International Journal of Environmental Research and Public Health
Family health history (FHH) is an essential foundation for personalized disease prevention. As the incidence of early-onset chronic diseases is increasing among college students, it is important to provide them with the education required to learn about their FHH. This study aimed to assess college students’ interest in receiving FHH education, preferred topics, and desired learning methods. We invited college students to complete an online survey from a large research-intensive university. A total of 2276 college students completed the survey. Nearly half of the participants self-identified as non-Hispanic white (45.5%). Slightly more than half of the sample (53.9%) were not interested in receiving FHH education mainly due to low prioritization. Among those who expressed interest in obtaining FHH education, the three most desired learning topics were the ability to interpret FHH information (76.1%), the application of FHH in disease prevention (72.0%), and FHH information collection strategies (63.6%). Computer-based learning (51.1%) was the most preferred educational method. Moreover, females, older individuals, those who have FHH in first-degree relatives, and participants who were members of racial and ethnic groups showed greater interests in receiving FHH education (ps < 0.05). Strategies to promote college students’ awareness, collection, and use of FHH are needed.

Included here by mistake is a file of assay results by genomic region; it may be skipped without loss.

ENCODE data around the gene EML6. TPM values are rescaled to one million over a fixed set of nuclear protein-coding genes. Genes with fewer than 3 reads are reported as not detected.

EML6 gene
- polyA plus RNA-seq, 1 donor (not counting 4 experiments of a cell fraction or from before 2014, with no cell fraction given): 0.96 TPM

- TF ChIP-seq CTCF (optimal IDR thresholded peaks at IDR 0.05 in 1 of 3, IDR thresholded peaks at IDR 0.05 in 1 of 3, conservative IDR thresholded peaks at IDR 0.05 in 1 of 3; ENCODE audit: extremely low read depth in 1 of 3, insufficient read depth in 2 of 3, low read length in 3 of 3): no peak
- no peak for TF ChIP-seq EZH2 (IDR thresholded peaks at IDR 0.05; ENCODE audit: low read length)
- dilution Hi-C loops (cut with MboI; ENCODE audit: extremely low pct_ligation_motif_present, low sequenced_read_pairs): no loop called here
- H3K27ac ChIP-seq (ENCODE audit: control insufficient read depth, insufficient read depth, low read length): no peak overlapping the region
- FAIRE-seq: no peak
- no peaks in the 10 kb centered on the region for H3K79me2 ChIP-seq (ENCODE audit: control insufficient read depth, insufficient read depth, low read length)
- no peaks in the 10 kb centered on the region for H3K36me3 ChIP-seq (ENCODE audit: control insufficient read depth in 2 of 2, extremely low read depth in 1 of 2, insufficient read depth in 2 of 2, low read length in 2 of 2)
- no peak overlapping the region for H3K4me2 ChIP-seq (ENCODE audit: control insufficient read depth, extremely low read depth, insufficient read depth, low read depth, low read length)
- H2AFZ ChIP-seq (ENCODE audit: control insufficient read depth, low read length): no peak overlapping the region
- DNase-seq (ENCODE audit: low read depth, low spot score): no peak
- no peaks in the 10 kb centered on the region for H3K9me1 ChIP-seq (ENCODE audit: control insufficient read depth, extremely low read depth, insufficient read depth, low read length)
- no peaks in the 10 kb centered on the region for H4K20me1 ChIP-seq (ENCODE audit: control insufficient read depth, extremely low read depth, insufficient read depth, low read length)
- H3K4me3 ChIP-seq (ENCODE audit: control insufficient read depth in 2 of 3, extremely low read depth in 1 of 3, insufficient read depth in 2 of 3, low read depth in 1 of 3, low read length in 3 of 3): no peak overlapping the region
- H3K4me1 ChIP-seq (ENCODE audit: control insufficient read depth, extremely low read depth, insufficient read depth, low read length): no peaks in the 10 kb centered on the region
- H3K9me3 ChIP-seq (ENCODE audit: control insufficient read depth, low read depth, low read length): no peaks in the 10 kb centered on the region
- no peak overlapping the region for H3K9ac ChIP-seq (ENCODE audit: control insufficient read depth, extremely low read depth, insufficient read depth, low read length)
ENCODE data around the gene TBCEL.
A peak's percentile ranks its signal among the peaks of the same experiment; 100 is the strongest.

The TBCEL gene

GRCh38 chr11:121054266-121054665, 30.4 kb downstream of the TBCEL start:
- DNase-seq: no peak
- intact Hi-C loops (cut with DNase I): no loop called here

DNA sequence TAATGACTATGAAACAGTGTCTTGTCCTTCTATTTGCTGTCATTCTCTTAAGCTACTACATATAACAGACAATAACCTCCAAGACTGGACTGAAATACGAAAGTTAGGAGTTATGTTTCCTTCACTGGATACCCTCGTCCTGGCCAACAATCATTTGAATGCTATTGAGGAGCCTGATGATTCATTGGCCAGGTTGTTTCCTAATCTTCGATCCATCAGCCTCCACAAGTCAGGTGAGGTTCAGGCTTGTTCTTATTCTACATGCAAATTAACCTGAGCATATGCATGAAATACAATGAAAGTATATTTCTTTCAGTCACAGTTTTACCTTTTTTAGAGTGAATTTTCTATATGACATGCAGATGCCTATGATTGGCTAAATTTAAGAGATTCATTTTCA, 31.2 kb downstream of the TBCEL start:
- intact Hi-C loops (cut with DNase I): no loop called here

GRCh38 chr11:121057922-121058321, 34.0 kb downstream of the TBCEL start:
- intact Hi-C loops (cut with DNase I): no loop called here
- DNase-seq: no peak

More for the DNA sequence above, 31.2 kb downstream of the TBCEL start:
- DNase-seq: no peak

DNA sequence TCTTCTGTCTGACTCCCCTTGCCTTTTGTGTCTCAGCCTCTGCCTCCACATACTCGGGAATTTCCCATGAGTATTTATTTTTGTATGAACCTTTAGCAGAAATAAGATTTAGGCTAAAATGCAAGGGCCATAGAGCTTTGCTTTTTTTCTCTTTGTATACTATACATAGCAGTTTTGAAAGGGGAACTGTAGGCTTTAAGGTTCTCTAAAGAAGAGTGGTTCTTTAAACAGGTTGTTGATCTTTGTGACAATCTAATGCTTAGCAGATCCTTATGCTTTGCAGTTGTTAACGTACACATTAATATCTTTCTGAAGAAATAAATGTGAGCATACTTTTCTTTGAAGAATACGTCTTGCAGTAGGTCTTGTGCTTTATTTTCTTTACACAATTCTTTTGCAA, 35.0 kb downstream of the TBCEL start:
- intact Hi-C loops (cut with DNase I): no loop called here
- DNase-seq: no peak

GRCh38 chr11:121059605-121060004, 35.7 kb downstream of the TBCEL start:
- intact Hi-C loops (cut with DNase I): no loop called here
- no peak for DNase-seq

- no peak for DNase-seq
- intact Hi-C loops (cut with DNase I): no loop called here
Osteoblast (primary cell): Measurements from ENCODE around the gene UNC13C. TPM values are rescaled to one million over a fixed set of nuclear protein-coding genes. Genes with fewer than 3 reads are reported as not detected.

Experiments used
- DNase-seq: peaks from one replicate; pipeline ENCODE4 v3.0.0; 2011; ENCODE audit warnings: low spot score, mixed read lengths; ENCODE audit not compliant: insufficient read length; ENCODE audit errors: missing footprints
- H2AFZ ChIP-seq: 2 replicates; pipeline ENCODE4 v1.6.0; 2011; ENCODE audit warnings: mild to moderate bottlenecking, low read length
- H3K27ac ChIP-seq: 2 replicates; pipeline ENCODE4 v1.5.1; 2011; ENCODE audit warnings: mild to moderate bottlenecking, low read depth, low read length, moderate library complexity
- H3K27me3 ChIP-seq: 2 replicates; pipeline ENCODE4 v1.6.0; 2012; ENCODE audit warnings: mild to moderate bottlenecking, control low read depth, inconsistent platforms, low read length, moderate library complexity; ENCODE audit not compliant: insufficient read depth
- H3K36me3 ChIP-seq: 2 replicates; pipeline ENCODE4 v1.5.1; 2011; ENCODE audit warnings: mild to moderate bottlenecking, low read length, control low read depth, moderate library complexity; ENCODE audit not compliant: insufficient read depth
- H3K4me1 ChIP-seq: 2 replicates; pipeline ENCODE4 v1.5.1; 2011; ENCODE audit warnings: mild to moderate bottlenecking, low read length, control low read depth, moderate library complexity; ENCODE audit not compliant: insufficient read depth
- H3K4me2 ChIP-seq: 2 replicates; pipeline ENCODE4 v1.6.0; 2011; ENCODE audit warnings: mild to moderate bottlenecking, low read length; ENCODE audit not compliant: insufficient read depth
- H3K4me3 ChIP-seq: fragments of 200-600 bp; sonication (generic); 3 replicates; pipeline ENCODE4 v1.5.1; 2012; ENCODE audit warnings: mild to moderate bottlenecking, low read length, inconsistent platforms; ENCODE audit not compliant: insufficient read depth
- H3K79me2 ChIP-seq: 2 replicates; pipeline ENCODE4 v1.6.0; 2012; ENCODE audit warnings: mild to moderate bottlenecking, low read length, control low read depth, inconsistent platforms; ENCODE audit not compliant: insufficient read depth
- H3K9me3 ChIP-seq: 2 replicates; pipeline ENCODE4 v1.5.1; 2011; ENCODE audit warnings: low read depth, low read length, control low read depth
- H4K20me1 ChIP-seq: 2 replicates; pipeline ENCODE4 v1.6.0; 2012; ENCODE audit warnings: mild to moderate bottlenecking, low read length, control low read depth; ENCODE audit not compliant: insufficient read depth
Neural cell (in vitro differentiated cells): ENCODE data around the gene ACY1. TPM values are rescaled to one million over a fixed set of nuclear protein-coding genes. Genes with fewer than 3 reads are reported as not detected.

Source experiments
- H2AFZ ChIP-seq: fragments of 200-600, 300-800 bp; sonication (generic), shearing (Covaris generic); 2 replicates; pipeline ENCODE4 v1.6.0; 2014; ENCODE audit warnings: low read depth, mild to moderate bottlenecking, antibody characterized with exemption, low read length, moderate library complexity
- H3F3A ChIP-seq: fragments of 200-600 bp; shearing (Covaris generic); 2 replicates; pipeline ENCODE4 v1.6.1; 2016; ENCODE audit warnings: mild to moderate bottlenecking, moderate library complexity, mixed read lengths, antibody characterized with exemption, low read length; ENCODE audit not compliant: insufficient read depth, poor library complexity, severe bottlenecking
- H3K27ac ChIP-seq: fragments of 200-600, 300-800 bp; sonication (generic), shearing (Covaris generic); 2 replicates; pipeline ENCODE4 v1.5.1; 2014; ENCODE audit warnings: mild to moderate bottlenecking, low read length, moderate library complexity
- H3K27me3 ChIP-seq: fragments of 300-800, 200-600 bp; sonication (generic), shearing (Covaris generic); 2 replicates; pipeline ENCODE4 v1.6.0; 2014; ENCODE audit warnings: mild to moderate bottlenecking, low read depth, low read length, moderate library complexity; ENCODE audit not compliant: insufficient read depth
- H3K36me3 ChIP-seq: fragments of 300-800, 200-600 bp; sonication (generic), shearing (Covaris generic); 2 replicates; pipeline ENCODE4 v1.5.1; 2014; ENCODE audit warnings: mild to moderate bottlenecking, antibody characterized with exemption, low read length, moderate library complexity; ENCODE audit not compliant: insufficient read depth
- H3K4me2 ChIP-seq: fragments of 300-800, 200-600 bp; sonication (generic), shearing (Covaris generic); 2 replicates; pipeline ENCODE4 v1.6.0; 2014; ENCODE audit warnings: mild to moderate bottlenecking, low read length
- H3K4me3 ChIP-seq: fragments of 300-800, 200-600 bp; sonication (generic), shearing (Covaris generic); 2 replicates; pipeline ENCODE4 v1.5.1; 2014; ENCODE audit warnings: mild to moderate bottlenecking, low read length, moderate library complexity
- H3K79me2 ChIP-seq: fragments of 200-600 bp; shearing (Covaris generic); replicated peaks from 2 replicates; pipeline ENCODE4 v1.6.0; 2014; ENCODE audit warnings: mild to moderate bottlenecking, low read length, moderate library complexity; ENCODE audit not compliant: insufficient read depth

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Li, Ming; Kwok, Oi Man; Ma, Ping; Tseng, Tung-Sung; and Chen, Lei Shih, "Are College Students Interested in Family Health History Education? A Large Needs Assessment Survey Study" (2023). School of Public Health Faculty Publications. 76.